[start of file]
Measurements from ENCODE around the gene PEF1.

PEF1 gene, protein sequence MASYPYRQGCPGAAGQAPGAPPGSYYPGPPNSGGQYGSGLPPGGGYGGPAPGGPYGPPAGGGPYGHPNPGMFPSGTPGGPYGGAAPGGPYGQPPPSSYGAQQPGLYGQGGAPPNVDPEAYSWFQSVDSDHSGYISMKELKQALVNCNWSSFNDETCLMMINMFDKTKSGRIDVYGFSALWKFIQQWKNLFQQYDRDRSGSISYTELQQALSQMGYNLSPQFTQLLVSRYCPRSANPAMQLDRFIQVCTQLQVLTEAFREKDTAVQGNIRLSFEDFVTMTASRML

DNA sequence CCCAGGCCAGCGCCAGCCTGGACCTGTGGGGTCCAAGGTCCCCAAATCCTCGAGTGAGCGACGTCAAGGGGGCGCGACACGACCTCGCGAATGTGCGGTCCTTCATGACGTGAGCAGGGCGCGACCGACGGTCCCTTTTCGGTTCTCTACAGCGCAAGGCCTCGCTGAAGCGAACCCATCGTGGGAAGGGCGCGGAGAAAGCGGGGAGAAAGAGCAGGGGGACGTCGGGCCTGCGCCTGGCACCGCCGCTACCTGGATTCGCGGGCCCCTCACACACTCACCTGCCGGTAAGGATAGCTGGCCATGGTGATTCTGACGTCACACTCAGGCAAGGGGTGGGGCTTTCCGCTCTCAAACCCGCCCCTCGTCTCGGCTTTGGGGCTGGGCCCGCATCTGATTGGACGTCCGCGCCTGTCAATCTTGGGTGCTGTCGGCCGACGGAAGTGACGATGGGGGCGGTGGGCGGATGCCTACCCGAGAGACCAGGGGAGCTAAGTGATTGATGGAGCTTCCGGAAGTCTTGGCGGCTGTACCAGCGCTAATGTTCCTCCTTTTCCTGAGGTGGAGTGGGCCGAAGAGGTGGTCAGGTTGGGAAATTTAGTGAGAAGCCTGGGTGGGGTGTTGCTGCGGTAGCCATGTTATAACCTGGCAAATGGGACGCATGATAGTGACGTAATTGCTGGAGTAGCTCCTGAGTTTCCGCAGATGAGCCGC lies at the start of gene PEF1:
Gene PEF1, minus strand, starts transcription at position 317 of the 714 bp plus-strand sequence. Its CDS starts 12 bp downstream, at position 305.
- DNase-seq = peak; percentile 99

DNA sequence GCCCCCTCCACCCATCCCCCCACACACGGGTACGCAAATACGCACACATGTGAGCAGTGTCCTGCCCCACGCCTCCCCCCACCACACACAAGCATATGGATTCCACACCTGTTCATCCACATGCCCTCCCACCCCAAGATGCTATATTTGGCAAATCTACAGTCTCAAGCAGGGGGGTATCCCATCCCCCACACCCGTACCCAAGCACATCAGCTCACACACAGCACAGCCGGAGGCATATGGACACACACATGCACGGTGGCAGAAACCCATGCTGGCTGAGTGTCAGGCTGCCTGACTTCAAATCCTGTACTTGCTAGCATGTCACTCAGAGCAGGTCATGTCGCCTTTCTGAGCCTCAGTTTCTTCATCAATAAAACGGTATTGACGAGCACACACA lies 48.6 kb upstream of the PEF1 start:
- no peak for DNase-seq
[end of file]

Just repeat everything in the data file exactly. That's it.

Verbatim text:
Measurements from ENCODE around the gene PEF1.

PEF1 gene, protein sequence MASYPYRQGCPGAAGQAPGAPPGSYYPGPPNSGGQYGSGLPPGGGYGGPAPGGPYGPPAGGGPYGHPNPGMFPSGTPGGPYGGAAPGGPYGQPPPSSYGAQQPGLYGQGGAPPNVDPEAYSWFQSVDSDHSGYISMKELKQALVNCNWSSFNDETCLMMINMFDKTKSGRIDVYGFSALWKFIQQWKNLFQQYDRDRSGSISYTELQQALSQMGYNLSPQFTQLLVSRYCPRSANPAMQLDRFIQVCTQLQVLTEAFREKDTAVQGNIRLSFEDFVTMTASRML

DNA sequence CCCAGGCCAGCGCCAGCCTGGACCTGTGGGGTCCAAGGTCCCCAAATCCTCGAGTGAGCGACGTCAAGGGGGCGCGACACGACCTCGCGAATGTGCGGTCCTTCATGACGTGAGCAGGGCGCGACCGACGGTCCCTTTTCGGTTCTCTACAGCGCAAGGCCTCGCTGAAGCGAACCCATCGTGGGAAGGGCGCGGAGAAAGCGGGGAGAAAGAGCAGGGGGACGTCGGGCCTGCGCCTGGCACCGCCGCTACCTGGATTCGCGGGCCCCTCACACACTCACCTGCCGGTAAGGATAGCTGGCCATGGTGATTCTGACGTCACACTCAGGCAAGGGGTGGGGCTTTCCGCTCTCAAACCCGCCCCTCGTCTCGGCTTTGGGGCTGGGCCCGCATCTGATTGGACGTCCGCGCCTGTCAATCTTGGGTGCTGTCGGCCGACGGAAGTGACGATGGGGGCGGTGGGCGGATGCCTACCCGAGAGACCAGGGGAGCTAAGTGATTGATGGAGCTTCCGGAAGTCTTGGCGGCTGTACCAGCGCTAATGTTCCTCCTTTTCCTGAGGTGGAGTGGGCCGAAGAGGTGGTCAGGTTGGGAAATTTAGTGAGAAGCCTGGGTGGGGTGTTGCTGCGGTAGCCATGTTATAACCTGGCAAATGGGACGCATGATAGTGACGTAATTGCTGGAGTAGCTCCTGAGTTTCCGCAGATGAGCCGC lies at the start of gene PEF1:
Gene PEF1, minus strand, starts transcription at position 317 of the 714 bp plus-strand sequence. Its CDS starts 12 bp downstream, at position 305.
- DNase-seq = peak; percentile 99

DNA sequence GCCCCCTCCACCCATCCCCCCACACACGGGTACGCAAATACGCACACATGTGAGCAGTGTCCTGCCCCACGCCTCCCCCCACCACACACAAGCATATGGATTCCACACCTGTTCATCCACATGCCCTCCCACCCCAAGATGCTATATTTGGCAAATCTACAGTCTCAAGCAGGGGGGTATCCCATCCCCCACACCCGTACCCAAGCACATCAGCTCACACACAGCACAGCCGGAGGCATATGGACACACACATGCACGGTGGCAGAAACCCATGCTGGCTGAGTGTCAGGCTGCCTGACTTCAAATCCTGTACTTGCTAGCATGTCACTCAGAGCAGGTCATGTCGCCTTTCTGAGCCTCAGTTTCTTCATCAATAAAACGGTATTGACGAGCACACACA lies 48.6 kb upstream of the PEF1 start:
- no peak for DNase-seq